Of course, that's what he literally is. But one may as well read Eliot's line on Hieronymo
as an ironical reflection on the temper, or rather the spiritual distemper, of our age. To me, Hieronymo is a metaphor for those who aspire in the face of failure and public ridicule.

Nancy Gish <[log in to unmask]> wrote:
Well, in Kyd and in TWL he's mad.


>>> [log in to unmask] 09/26/05 9:16 AM >>>
Indeed to "the world" Hieronymo's mad. ~ CR

Peter Montgomery <[log in to unmask]>wrote:Amen.

Ken Armstrong wrote:

> Nancy,
> I was trying only to be accurate and to address Jacek at a level he
> might comprehend, judging from the level at which he posts. And I
> would never be snide to you, Nancy (how ever did you manage to insert
> yourself into this as if I'd in anyway addressed you?) because (ok,
> now I'll address you)it would have no effect. As usual, when Eliot is
> to be trampled upon, and in this case rather foolishly and mundanely,
> you are quick to defend the tramplers. It has long been, in its
> frequency, pitch, and content, predictable. Not too long ago, Jacek
> was howling about how you had to hold forth on every opinion opined on

> the list. Now he thinks you are so kind. See the dynamics here?
> Shall I point out that it makes no difference how many critics wish to

> complexify their view of Eliot and to encourage each other in this
> enterprise if they are, to be neutral, in error? Communal and
> fashionable error, if you like. Your analytic strategy of separating
> what Eliot knew from what he did, and, incredibly, casting aspersions
> on his spirituality, doesn't stand up to even a cursory examination.
> That you and however many of your fellow critics pursue that line is
> really more a reflection on you and them than on Eliot. It is belied
> utterly by the poetry, a truth those 80's and 90's critics apparently
> have no purchase on.
> Your belief in progress, and group progress at that, is in a way
> admirable, but you don't seem to understand that no matter how many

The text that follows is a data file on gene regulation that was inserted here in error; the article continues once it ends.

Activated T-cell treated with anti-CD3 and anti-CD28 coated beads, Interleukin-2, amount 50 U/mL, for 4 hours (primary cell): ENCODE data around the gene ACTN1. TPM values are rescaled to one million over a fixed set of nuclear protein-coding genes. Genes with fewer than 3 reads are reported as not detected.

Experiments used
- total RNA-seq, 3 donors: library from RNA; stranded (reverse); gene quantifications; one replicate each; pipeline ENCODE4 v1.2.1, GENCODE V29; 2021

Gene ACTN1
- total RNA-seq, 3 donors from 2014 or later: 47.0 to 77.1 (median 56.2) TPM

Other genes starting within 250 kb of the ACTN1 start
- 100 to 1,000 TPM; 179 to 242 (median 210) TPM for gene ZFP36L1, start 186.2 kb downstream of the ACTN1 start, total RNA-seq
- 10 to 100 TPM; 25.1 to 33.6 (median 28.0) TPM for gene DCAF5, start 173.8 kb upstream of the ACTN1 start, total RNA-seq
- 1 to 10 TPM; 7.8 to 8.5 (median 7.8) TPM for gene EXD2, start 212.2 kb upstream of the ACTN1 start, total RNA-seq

> new "facts" are unearthed and are brandished by how ever many new (as
> in recent, current) critics, what makes the poetry poetry remains
> untouched. This is an absolute. This is an absolute, and someone who
> comprehended it in 1951 or 1936 or 1922 cannot be trumped by the
> latest "theory" and its numerous declaimers in the 80's, 90's or any
> other time, or by some letters finally published in 2021.
> One's complexified view, when it does not grasp this fundamental
> truth, is distracted from distraction by distraction, i.e. is more
> accurately described as compromised.
> As far as what I can imagine about you, it is that you probably won't
> accept any of this. And why should you? It's not what you see yourself

> invested in. But thank you for giving me the opportunity to express
> Ken A.
> --On Thursday, September 22, 2005 12:07 PM -0400 Nancy Gish
> wrote:
>> I am not sure it is just a "machine," but Jacek is not at all into
>> baloney. It is a fact (from reading nearly every book on him) that,
>> unlike most writers, Eliot gets treated as a figure of moral or
>> spiritual or cultural authority largely on the basis of his own
>> assertion of morality, piety, and/or knowledge. The knowledge is
>> unquestionable; the morality and spirituality are extremely
>> questionable, as witness the constant questions. It is pointless to
>> snide to Jacek or to me, given the strong reaction against Eliot's
>> claims in--especially--the 80s and 90s. At this point (and
>> and my book is part of this) a rethinking is in process that seeks a
>> more complex understanding. But it is not at all going back to the
>> hagiography Jacek notes on the basis of a great deal of writing. It's
>> just there.
>> Nancyu
>>>>> [log in to unmask] 09/22/05 10:37 AM >>>
>> At 07:06 PM 9/21/2005, you wrote:
>>> At least one can say in Bowra's favor that--together with John
>> Sparrow,
>>> F.R. Leavis, and recently departed David Daiches--he refused to be
>> taken
>>> in, and genuflect in front of, Eliot's PR machine,
>> What baloney, Jacek. Now, I admit I still haven't pushed myself
>> through
>> all of the Eliot bio's, but I don't remember one single recounting of
>> the
>> "genuflection era." Taken in? Maybe they just weren't bright enough
>> understand what was in front of them.
>> Yrs.,
>> Ken A.

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